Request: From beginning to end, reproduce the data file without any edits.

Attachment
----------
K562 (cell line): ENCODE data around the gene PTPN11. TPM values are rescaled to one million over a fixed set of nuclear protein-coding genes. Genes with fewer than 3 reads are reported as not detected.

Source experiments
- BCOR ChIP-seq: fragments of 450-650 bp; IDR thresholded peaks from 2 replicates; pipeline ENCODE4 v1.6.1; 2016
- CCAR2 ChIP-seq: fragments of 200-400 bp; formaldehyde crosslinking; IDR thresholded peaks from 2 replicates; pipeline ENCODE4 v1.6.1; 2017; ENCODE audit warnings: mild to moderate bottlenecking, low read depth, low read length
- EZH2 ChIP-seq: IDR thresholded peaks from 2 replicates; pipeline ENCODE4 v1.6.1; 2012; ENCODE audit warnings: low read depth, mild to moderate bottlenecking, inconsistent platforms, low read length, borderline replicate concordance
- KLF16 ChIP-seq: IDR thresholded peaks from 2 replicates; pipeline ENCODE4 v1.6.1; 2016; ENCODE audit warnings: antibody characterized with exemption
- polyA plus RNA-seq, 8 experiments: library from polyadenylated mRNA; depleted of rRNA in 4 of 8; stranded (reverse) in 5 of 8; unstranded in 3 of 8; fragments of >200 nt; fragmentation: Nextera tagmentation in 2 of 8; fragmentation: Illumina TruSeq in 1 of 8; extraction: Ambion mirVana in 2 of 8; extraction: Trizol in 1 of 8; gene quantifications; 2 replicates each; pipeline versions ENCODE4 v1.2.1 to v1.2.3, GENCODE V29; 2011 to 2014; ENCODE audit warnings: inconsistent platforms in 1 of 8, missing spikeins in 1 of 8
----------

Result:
K562 (cell line): ENCODE data around the gene PTPN11. TPM values are rescaled to one million over a fixed set of nuclear protein-coding genes. Genes with fewer than 3 reads are reported as not detected.

Source experiments
- BCOR ChIP-seq: fragments of 450-650 bp; IDR thresholded peaks from 2 replicates; pipeline ENCODE4 v1.6.1; 2016
- CCAR2 ChIP-seq: fragments of 200-400 bp; formaldehyde crosslinking; IDR thresholded peaks from 2 replicates; pipeline ENCODE4 v1.6.1; 2017; ENCODE audit warnings: mild to moderate bottlenecking, low read depth, low read length
- EZH2 ChIP-seq: IDR thresholded peaks from 2 replicates; pipeline ENCODE4 v1.6.1; 2012; ENCODE audit warnings: low read depth, mild to moderate bottlenecking, inconsistent platforms, low read length, borderline replicate concordance
- KLF16 ChIP-seq: IDR thresholded peaks from 2 replicates; pipeline ENCODE4 v1.6.1; 2016; ENCODE audit warnings: antibody characterized with exemption
- polyA plus RNA-seq, 8 experiments: library from polyadenylated mRNA; depleted of rRNA in 4 of 8; stranded (reverse) in 5 of 8; unstranded in 3 of 8; fragments of >200 nt; fragmentation: Nextera tagmentation in 2 of 8; fragmentation: Illumina TruSeq in 1 of 8; extraction: Ambion mirVana in 2 of 8; extraction: Trizol in 1 of 8; gene quantifications; 2 replicates each; pipeline versions ENCODE4 v1.2.1 to v1.2.3, GENCODE V29; 2011 to 2014; ENCODE audit warnings: inconsistent platforms in 1 of 8, missing spikeins in 1 of 8